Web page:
Well, we did make it to Scotland. Eventually. (We drove). Needless to say we had learnt our lesson. For our return flight from Edinburgh airport we smugly arrived over two hours ahead of time. Naturally, the first thing we saw on the boarding gate info board was “flight delayed indefinitely”. Apparently there was freezing fog in Munich. More gnashing of teeth. The airline did ease our discomfort, though. By giving us each a refreshment voucher to purchase something yummy. The vouchers were worth GBP 3 each. Because of all the extra time on our hands we read up on passenger rules and rights. We discovered that you can claim from the airline if your flight is delayed by over three hours. We counted down the minutes once we were on the plane and were gleeful when we landed back in London three hours and ten minutes late. We are currently awaiting millions in compensation. (Once we figure out where on the website to claim.)

Comrie was lovely by the way.

Happy times at Crieff, near Comrie in Scotland. Photo: Roxanne Daniels

Happy times at Crieff, near Comrie in Scotland. Photo: Roxanne Daniels

 

My Father’s War

I have often found South African films difficult to watch. Perhaps because of a shameful predisposition to think they are second rate. Probably because of a strongly felt desire not to watch more of what I live and see every day around me. My Father’s War is difficult to watch. And it is deeply South African. But it is certainly not second rate. And it tells a unique, brave story. One I could strongly identify with.

The tale revolves around one family’s struggle to deal with the after-effects of the 1980s South African-Angolan bush war. David Smit (Stian Bam), the main character, was a soldier in the war but now, 20 years later, is married, has a grown-up son and works for a security/guarding company. He still suffers from post-traumatic syndrome and has a terrible relationship with his son Dap (Edwin van der Walt). Dap resents David’s absence over the years and is critical of his father’s participation in an “apartheid-fuelled” war. But something strange begins to happen to Dap: he starts having dreams about David’s role in the war and even appears in the scenes alongside his father. It is through these dreams that Dap learns to understand how much his father loves him, and how much the man went through in combat.

So many aspects of the war’s portrayal and its resultant effects rang true for me. David worked in Iraq after the bush war before becoming a bodyguard in South Africa, not unusual for a former soldier in this country. The war scenes accurately depict assault-rifle gunfire, “black-is-beautiful” face cover up, Afrikaans and English speaking soldiers, Black and White men, Portuguese soldiers who had defected to the South African side, helicopter drops and the African bush. David’s PTS manifests as hypersensitivity to gunfire-type noises, anxiety, insomnia, anger and confusion, again not uncommon in former soldiers. I quizzed my husband, a bush war soldier himself, after the movie. His answer: “It sounds like my life.”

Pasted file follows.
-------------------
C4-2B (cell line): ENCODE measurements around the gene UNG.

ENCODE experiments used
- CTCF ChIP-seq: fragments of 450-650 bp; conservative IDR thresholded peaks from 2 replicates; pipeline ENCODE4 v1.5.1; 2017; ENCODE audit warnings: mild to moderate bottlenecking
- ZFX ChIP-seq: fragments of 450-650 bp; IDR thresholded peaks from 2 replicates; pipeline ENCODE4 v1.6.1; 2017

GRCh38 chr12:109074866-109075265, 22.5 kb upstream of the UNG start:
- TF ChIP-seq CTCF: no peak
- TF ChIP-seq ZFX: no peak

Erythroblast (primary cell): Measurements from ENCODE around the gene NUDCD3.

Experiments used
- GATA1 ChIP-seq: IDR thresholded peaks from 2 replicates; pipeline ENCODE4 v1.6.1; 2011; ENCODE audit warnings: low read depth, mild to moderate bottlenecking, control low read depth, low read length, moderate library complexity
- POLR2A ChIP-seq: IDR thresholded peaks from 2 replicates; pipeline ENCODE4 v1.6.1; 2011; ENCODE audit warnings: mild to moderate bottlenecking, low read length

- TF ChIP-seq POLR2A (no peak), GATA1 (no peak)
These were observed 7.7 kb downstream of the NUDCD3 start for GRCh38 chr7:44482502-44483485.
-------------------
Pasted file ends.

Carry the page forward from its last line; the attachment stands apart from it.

Although the war was obviously firmly grounded in politics My Father’s War manages to remain unpolitical. It is a film about people and one viewers from different sides of the political spectrum will watch and appreciate. One negative: I found the home scenes just a little too angst ridden. Other than that, My Father’s War is a touching, extremely well-made, sensitive and brave movie.

My Father’s War releases at cinemas in South Africa on Friday 5 August 2016. It is rated 10PG.

National Arts Festival Grahamstown: A Perspective

On the first day of the festival, A Feast of Tales watched Breaking the Wall, a show which set the scene for our day ahead. In this two-man theatre piece the actors did a good job of making the audience feel uncomfortable by presenting issues of race in a humorous yet confronting way by periodically addressing us directly, thus ‘breaking the fourth wall’. By contrast, Whistle Stop was a flawless, tense, well-elocuted show in which the two actors expressed their thoughts in soliloquies. Those thoughts revolved around their attraction for one another, thoughts laden with emotion, conflict and sexual tension, displayed through movement and the use of one stage prop: a bench. Our lighthearted entertainment of the day was Brothers Streep: Stand up Musicians Plugged, a musical in which a band sang originals like the Steri Stumpi song, Intermission and the Day after Christmas, poking gentle fun at a variety of things. Not so lighthearted was Comedy Masterclass by Durban-based Aaron McIllroy. This seasoned actor-singer ‘taught’ his audience the do’s and don’ts of what appeared to be his autobiographical journey with comedy and music. The ‘comedy’, while reflecting the actor’s great versatility, ended with the sombre Charlie Chaplin piece, Just Smile.